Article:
25 of 27 people found this review helpful

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    4 out of 5 stars
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  • Mark Elgersma
  • 24-07-18

32 and omniscience

This story is good. Problem is, the narrator doesn't know how to pronounce a lot of the words, and it gets distracting. surprising to say the least for an audible production. for example, omniscience was said as "omni-science" and "3 squared" was read as 32. Find a different version if you can.

1 of 1 people found this review helpful

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    3 out of 5 stars
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  • sascha krohn
  • 10-01-18

awful narrater and recording - great story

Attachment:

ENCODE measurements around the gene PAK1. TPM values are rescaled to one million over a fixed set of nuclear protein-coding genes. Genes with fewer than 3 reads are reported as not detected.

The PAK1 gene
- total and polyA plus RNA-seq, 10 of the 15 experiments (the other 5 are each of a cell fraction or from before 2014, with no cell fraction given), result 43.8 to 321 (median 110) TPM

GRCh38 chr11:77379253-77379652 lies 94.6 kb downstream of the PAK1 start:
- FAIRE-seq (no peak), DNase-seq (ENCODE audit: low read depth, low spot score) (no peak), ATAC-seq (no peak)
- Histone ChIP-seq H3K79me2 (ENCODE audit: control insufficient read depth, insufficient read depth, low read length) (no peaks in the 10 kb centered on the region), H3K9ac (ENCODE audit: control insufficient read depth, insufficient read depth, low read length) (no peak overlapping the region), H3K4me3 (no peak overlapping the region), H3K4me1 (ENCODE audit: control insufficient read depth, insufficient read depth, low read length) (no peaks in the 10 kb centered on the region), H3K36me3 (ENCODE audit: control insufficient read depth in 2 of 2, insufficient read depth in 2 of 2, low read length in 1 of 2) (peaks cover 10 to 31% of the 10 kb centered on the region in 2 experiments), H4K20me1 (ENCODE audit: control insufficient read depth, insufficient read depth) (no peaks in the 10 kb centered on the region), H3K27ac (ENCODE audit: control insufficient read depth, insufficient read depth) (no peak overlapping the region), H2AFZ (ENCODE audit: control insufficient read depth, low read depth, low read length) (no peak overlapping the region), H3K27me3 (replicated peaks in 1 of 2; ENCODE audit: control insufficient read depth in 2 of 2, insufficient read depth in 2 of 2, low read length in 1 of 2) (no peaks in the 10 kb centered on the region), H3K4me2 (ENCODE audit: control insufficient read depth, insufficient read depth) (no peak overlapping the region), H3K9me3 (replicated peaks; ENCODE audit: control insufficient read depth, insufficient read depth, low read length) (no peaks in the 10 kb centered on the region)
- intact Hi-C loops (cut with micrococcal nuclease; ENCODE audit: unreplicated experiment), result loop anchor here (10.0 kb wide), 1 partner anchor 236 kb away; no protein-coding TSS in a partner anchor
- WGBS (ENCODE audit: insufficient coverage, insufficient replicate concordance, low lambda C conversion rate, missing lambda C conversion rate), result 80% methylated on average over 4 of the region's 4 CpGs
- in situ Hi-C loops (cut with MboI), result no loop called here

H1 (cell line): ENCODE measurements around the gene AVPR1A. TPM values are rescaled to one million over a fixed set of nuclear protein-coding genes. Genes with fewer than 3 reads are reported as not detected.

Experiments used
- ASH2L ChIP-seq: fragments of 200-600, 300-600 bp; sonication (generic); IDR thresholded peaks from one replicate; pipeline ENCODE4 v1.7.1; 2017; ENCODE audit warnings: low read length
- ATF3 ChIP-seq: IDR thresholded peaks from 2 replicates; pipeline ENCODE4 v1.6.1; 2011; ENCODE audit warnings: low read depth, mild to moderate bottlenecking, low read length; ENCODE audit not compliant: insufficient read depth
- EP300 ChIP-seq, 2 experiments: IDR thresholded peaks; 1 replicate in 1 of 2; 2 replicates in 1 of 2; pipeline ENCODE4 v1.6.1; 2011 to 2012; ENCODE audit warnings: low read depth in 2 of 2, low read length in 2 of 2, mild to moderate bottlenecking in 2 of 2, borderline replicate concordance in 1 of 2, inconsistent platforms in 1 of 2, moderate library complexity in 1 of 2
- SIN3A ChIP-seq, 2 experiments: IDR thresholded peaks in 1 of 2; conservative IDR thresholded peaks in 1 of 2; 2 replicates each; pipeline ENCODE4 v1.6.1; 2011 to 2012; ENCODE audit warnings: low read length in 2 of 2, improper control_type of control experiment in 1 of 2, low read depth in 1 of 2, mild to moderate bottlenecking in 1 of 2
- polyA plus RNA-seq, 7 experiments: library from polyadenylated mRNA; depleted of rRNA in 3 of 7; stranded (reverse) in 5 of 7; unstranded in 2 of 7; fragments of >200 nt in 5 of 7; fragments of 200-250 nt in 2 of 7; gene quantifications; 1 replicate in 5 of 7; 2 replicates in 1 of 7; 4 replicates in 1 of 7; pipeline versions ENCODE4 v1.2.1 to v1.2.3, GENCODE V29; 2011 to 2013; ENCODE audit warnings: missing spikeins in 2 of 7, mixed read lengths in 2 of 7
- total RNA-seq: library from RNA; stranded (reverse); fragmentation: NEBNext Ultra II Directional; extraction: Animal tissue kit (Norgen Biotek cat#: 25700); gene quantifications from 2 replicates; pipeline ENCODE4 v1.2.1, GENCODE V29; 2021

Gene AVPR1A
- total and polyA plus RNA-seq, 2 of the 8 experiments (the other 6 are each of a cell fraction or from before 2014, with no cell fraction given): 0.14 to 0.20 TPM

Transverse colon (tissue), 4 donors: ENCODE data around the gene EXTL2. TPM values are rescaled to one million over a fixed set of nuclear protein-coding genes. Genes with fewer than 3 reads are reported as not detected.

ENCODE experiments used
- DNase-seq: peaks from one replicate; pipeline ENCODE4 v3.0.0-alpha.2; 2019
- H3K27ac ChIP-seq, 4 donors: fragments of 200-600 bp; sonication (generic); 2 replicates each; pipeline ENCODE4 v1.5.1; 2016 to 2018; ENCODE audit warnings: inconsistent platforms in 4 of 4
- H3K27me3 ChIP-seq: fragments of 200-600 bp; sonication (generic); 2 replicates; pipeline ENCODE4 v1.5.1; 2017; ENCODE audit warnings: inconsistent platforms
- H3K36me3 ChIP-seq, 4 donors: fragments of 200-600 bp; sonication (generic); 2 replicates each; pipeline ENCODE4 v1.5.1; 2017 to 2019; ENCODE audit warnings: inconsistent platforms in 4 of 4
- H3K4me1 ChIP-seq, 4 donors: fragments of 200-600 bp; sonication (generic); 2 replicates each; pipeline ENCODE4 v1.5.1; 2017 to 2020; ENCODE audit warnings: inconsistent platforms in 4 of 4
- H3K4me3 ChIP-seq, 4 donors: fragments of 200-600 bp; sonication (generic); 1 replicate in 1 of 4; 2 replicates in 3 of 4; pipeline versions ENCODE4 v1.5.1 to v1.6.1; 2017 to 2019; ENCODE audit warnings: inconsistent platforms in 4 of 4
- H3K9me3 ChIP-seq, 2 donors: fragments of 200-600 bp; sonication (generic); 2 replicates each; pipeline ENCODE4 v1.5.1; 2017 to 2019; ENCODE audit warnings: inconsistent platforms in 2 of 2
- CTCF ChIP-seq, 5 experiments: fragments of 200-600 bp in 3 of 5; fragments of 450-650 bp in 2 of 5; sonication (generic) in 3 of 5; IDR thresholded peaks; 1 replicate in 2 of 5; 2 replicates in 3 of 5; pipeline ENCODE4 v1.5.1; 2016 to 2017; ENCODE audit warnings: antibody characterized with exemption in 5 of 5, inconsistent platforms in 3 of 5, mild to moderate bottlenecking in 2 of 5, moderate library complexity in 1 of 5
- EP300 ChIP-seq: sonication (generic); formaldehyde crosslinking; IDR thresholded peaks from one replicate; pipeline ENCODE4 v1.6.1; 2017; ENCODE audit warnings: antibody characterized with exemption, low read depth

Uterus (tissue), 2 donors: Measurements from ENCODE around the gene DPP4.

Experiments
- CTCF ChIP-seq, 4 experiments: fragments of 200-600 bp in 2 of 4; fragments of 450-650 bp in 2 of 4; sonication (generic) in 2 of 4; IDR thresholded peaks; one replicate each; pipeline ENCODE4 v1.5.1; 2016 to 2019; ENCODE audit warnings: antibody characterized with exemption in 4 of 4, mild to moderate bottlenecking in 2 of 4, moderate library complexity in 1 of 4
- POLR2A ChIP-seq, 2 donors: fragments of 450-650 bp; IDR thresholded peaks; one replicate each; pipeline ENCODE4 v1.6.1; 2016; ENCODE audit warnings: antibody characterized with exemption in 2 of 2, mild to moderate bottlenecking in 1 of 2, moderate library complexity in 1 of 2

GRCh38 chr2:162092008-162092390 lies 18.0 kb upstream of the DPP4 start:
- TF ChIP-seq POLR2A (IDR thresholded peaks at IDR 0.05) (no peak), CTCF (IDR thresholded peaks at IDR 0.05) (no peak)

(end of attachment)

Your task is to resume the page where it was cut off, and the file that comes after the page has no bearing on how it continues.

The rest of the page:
narrater has a very deep voice and reads at very uneven speed, constant pauses.
that plus the old outdated vocabulary make it hard to follow and enjoy the story.
i wished there was a more modern adaptation of this almost 200 year old masterpiece...

1 of 1 people found this review helpful

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    4 out of 5 stars
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  • Evan Plante
  • 25-08-18

A canonical book read tediously

This book is a must read for people who are wrestling with concepts that are outside of their world... and will likely remain outside of their possible experiences. Physicalist atheists come to mind... but limited field thinking can happen to anyone about anything that has a metaphysical or presently unknown component. The material in the book is enjoyable, but it is by its nature tedious. Unfortunately, it was narrated tediously and acted poorly. It was like Munro didn't bother to read ahead. He frequently ended sentences before they actually ended. That being said, it's a short book, and I enjoyed going through it again. The ideas are worth the pain.

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  • Amazon Customer
  • 21-01-18

Story From a Different Time